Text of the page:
February 18 marks the death anniversary of Dr. Boutros Ghali, the former Secretary-General of the United Nations. He was the first Egyptian, Arab and African person to assume such a high position. We need to learn from his life experience because he was not just a high international official, but a great person who had courageously defied the policies of the United States which were in favor of Israel’s crimes in Lebanon and elsewhere.
He, therefore, decided to leave his senior position with his head held high after he had fulfilled his mission and maintained the values of the United Nations.
Dr. Ghali had an important expression in which he said: “Things are going in the world as they were in the era of the Romans, and power does not need diplomatic action.”
The most famous Egyptian diplomat was known for his bold opposition to the policies of the United States and its interference in the work of the United Nations. He was also the first to warn about international organization’s increasing lack of credibility in light of practices of the great powers that often ignore the UN role and challenge the international legitimacy in order to impose its own agenda, which led to the exacerbation of crises and armed conflicts.
Ghali called the UN “A House of Glass” in his famous book, in which he talked about his tenure as the UN chief.
I was fortunate enough to be close to the brave diplomat during my journalistic work covering the activities of the National Council for Human Rights, which was founded by Boutros Ghali to become one of the most important platforms for human rights in Egypt.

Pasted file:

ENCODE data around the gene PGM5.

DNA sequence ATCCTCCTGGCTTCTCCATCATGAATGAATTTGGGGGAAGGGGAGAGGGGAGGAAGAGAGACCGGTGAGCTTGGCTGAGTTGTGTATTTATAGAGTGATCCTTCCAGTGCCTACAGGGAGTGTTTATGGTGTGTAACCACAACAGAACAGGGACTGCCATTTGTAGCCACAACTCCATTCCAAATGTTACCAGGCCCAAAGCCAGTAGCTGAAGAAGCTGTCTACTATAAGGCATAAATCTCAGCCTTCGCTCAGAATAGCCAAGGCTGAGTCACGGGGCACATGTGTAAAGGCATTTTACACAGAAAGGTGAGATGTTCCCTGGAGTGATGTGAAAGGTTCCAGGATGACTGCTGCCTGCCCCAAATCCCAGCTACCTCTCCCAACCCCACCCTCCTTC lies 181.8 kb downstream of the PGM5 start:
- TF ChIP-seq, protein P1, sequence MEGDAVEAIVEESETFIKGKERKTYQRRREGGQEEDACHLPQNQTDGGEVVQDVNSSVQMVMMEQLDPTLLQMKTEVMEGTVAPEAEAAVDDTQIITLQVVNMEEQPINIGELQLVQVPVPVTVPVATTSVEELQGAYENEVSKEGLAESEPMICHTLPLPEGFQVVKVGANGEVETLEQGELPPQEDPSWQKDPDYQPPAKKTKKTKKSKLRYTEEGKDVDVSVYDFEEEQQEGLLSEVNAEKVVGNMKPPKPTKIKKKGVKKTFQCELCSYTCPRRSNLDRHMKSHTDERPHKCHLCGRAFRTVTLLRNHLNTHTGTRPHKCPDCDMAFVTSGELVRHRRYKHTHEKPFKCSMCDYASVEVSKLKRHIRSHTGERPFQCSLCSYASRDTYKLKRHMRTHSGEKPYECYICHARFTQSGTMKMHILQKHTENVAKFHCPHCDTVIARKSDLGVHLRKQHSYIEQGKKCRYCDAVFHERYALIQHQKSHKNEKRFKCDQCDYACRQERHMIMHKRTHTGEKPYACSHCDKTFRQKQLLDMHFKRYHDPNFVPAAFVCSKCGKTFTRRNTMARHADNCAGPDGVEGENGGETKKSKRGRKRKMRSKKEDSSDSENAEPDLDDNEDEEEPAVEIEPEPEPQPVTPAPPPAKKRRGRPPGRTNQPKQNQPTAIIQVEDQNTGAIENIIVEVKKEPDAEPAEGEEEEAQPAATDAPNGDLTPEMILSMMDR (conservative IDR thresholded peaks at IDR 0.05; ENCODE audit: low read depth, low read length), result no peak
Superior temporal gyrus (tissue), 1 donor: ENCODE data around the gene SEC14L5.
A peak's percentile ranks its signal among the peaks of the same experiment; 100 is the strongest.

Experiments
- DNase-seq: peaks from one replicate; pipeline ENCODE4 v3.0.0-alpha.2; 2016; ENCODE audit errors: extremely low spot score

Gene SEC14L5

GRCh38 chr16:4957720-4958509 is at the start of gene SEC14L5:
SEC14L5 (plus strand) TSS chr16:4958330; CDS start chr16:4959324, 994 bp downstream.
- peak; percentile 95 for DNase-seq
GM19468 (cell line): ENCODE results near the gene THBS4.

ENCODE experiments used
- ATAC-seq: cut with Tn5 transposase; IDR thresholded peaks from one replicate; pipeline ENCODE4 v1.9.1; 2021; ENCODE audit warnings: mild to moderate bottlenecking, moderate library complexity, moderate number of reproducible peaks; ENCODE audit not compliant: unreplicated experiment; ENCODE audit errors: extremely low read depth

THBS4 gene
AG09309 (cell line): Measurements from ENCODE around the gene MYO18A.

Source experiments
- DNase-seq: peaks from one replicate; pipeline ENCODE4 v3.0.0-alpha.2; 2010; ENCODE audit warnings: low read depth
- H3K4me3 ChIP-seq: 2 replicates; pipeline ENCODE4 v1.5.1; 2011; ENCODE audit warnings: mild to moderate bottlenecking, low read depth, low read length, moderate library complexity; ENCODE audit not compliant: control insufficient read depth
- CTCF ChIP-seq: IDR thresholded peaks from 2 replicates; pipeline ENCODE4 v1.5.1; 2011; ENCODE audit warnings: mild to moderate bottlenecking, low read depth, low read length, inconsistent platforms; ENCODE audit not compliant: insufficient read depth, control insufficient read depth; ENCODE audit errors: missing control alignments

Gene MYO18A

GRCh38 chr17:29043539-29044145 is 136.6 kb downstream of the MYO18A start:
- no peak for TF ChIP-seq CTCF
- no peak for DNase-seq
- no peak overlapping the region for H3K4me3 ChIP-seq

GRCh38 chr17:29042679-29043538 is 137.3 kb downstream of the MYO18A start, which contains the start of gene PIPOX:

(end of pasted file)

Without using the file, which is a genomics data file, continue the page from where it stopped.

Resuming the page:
He had never given up his courage in defying the state with human rights challenges; in addition, he dared to raise thorny issues at the time, such as removing religion from national identity (ID) cards, in order to end any discrimination on a religious basis.
This courage is not strange to the man who was among the delegation members of former Egyptian President Anwar Sadat during his historic visit to Jerusalem.
During his career, Ghali was biased towards humanitarian diplomacy, making the human being the focus of his international work. He also supported the establishment of the complaints office, which turned into a bridge that carries the concerns of citizens to officials in Egypt.
The former Egyptian Finance Minister was also against international pressures regarding human rights, believing that human rights file is an internal affair based on the existence of a permanent dialogue between civil society and state agencies, and therefore he tried to bring Egyptian human rights organizations together with government agencies on one table by receiving reports of human rights organizations and referring them to the concerned authorities to respond to it, which greatly contributed to the development of the human rights situation in Egypt.
Ghali was enthusiastic for the youth and supported their engagement in international human rights activities, in addition to placing them among the Human Right Council’s delegation that attended the first international meeting to discuss the Egyptian file before the comprehensive periodic review in Geneva, and when I came back he asked me about my impressions about the city and gave me very precious advice not to forget to enjoy my life whenever I have the opportunity to do so.
This article was prepared by [Mahmoud Basiony] in his personal capacity. The opinions expressed in this article are the author’s own and do not reflect the view of SEE or its members.